05/03/2011 01:48 am ET | Updated Jul 02, 2011

Eat, Drink and Help Kids in Japan

I can't recall the exact point in time when I fell in love with Japan. Perhaps it was over an exquisite meal at Higashiya, walking the streets of Tokyo or even sitting in the back of the taxi cab observing the drivers' perfectly tailored gloves. It's difficult to describe, but my connection with Tokyo is undeniable, and I deeply understand the passion and dedicated work ethic that the culture embodies. It's unlike any other and it is one that has been preserved for centuries.

My love for this country, the people, food, produce, everything, led me to open my first restaurants outside of the U.S. late last year. SOLA, my California-inspired pastry shop, and David Myers Café at Tokyo's luxury retail mecca, Mitsukoshi, are nothing short of passion projects for me. I have always dreamed of opening a restaurant in Tokyo, and the fact that I now have three is astounding. So as you can imagine, the 9.0-magnitude earthquake and 23-foot tsunami that devastated Japan in early March severely affected me and destroyed a place and culture that had welcomed me with open arms. Over 30,000 people have been confirmed dead or missing and miles upon miles of land and infrastructure have been completely wiped out. It's incomprehensible what the Japanese have been through and will have to go through to maintain a sense of normalcy again.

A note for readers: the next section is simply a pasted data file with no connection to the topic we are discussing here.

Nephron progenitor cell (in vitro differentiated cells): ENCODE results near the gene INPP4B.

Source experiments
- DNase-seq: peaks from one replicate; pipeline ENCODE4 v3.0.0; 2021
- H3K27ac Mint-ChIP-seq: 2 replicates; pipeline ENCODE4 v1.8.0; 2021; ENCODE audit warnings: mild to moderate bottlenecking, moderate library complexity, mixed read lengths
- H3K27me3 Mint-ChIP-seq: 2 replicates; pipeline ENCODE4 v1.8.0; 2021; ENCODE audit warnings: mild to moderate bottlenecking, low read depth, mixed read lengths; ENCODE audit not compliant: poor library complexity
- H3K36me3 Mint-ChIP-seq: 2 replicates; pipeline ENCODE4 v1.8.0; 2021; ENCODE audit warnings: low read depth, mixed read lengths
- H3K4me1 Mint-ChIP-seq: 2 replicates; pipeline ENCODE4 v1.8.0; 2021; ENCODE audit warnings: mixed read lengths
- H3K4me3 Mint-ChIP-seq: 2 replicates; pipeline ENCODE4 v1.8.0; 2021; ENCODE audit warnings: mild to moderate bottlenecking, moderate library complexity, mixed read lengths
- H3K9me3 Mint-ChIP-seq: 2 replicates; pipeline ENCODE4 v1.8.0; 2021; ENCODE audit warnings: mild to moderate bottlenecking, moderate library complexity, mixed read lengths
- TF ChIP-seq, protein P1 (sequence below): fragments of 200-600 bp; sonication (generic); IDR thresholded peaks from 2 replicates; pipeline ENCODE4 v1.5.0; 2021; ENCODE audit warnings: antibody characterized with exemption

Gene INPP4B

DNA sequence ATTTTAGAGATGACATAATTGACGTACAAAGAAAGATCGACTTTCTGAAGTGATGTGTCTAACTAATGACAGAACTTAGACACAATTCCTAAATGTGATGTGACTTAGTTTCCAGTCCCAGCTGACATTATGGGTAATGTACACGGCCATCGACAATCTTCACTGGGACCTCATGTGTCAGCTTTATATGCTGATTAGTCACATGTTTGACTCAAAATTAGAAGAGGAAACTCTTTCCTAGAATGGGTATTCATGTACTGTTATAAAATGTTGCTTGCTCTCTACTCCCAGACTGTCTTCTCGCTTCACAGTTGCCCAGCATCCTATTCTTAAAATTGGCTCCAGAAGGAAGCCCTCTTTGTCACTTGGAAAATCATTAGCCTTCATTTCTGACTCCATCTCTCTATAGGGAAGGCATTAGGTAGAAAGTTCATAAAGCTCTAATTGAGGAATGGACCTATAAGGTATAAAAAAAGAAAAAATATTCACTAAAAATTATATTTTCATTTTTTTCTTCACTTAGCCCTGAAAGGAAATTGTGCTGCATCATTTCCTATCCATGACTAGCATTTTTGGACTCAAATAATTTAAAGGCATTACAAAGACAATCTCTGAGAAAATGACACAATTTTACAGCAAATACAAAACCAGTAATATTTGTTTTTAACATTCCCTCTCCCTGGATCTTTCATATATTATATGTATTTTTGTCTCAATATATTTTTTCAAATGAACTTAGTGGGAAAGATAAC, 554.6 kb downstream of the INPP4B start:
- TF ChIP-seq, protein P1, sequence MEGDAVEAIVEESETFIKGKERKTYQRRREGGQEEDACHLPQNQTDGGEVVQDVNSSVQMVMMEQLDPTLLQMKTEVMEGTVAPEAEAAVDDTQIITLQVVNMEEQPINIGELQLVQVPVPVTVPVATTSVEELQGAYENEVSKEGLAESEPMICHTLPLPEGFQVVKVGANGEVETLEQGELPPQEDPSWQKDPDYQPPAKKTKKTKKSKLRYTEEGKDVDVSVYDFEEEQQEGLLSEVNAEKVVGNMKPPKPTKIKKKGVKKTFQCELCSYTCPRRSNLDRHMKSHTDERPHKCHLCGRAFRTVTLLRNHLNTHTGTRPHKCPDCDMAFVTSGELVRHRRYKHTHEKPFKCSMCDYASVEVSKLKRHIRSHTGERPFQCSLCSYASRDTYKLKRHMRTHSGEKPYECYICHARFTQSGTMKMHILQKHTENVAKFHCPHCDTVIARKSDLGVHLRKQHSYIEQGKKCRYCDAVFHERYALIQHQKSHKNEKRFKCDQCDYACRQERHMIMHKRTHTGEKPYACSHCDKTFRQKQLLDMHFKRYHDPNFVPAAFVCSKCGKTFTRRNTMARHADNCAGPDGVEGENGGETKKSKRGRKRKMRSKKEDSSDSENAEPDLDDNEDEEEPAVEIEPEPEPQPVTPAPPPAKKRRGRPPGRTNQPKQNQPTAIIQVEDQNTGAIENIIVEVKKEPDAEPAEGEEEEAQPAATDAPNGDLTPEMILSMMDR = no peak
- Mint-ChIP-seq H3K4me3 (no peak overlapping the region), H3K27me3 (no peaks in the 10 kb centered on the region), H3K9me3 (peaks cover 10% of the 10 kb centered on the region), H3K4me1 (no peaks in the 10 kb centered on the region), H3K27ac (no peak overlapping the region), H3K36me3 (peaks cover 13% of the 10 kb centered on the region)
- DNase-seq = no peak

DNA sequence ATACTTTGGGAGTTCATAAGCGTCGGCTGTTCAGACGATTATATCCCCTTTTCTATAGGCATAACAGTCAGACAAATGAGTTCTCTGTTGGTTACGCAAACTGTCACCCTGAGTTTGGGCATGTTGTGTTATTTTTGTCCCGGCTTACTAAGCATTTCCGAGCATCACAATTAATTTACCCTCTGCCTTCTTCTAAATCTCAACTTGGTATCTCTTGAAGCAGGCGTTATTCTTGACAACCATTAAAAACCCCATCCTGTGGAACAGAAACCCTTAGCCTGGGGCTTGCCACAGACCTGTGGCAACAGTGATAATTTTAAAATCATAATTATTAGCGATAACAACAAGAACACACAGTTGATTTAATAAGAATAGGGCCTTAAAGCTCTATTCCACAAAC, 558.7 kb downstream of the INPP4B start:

My emotional tie to Japan and respect for its people have inspired me to help out in a way that I know how. On Wednesday, May 18, I am hosting a charity benefit dinner and calling upon my peers -- Jon Shook & Vinny Dotolo (Animal, Son of a Gun), Jordan Kahn (Red Medicine), Michael Voltaggio (INK.) and Roy Choi (A-Frame, Chego, Kogi BBQ) -- for help. Each of these well-known chefs has willingly and graciously dedicated their time to prepare a special dish for a multi-course tasting menu. Photographers, musicians, magazines and more have all generously donated their time and services, as well as items for the silent auction, which will also be held during the dinner.

We will donate all proceeds from the dinner directly to a special relief fund created for the Ibaraki prefecture, formerly known as the Hitachi province, to assist with the victims of this horrific disaster. This particular area was well known for its agriculture, art and historical sites before the devastation, and it is the home of my good friend and fellow chef, Noriyuki Sugie, who brought this area to my attention. It was also home to Kairakuen, one of Japan's most celebrated gardens, renowned for over 3,000 Japanese plum trees of over 100 varieties. The Ibaraki prefecture is located just 100 miles south of the epicenter of the earthquake and like much of the country, suffered substantial collateral damage to its infrastructure. Specifically, these funds will be used for the rebuilding of a destroyed school and a shelter for children in the city of Hitachi.

Rebuilding Japan while preserving all that it used to be is my goal. Many experts are predicting it will take over $50 billion for the reconstruction of the county and I urge you to join the relief and do all that you can to help this country in crisis. Even the smallest donations are effective and will leave a lasting impact on the Japanese people.